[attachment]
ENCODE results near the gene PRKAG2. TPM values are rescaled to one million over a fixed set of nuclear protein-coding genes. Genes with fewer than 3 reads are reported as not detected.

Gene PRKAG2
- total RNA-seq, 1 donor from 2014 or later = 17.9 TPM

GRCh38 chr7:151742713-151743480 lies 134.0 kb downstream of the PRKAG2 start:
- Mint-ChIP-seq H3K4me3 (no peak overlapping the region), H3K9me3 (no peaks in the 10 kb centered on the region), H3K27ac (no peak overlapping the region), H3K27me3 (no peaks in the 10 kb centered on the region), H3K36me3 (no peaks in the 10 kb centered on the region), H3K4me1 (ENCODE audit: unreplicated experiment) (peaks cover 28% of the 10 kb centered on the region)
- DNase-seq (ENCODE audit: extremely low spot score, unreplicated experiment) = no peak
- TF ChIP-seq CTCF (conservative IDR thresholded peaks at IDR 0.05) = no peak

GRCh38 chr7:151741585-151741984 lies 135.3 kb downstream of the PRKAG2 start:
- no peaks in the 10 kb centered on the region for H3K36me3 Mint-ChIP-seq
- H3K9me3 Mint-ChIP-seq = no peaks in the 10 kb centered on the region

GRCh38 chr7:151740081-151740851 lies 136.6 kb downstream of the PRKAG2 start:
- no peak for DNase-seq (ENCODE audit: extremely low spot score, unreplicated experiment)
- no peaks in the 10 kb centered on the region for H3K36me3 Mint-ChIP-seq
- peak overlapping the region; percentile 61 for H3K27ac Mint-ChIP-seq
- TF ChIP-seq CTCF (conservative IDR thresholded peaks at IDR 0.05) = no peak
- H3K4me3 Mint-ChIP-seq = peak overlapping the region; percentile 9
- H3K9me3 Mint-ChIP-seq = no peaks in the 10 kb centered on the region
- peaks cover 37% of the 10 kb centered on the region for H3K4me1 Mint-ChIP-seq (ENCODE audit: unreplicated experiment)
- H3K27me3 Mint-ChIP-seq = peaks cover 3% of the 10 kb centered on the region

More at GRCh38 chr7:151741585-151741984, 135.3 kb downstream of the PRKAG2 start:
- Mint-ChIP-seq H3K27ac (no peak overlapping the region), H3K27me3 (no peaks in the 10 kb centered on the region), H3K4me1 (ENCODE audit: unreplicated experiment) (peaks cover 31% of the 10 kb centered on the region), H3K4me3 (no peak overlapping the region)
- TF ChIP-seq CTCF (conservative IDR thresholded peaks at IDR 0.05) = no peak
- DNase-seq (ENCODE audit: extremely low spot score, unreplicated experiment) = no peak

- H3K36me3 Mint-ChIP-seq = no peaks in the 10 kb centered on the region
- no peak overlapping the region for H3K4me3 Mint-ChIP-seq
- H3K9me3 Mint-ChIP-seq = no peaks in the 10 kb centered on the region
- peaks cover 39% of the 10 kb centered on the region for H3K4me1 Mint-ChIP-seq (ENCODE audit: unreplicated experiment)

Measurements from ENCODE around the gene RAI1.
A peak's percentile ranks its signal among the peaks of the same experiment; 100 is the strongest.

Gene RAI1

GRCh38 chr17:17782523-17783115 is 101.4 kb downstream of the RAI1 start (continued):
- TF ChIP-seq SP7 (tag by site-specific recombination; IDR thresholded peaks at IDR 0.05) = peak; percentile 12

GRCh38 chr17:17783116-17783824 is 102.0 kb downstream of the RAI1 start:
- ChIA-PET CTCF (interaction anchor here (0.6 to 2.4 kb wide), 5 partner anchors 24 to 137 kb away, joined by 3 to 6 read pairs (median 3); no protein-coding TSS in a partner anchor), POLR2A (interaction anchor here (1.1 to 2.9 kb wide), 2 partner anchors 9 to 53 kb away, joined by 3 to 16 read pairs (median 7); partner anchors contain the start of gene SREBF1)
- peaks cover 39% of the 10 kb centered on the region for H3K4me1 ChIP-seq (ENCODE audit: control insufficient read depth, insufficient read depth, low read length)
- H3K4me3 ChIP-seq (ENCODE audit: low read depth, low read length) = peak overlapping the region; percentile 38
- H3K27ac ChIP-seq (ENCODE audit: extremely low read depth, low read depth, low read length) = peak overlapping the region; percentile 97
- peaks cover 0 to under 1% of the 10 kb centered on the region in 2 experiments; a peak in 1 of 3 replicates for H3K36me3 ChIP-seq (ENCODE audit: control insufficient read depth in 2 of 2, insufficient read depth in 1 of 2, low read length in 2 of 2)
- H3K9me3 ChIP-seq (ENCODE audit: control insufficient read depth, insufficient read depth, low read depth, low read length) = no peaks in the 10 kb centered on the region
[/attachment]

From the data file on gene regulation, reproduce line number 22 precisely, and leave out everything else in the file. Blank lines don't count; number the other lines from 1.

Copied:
- TF ChIP-seq CTCF (conservative IDR thresholded peaks at IDR 0.05) = no peak